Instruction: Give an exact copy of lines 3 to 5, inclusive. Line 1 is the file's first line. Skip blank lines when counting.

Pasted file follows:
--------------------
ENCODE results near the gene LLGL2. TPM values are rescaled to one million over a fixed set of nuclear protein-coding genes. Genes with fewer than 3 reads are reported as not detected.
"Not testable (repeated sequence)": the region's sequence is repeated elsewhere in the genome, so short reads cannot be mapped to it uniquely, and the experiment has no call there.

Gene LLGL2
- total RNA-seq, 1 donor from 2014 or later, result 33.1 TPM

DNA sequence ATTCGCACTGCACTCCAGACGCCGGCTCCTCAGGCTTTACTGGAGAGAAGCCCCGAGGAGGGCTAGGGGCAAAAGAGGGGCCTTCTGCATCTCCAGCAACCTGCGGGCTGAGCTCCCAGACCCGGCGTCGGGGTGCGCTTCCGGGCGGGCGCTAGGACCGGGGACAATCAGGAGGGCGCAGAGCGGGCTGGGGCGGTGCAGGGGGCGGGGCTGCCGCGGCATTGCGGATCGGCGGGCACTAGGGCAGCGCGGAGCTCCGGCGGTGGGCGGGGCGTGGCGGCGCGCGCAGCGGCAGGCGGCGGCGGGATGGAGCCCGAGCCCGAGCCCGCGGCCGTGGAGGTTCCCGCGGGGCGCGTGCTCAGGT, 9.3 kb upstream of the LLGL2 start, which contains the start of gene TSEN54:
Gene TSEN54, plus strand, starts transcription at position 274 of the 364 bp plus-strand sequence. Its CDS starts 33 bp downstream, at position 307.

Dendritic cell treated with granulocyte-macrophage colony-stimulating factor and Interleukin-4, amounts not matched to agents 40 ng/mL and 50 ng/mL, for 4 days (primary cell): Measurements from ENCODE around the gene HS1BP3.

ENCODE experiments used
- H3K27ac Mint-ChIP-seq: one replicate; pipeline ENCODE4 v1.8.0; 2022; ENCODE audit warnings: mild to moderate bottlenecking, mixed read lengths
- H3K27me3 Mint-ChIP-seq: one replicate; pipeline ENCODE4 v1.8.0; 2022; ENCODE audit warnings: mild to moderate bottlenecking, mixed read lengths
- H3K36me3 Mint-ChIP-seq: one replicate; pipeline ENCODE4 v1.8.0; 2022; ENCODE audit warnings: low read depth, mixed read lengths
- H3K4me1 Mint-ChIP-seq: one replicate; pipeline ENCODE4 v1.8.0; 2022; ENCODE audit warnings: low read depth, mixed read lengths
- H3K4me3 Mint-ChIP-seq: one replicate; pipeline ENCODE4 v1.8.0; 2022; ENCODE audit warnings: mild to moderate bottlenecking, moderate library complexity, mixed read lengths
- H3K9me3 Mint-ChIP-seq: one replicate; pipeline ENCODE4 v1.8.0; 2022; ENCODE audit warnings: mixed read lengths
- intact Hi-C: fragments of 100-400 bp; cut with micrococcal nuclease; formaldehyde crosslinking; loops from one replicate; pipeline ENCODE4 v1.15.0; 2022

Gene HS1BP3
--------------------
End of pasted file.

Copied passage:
Gene LLGL2
- total RNA-seq, 1 donor from 2014 or later, result 33.1 TPM

DNA sequence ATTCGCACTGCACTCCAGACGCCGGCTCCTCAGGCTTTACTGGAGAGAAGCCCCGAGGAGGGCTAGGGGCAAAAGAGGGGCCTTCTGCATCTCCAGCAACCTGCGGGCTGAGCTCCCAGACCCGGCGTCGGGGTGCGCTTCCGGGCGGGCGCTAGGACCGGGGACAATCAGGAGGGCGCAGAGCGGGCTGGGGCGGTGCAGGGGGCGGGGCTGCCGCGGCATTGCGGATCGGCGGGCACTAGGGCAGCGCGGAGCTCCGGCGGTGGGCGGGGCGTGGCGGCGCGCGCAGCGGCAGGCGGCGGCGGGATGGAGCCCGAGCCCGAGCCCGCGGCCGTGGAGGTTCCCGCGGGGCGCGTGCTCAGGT, 9.3 kb upstream of the LLGL2 start, which contains the start of gene TSEN54: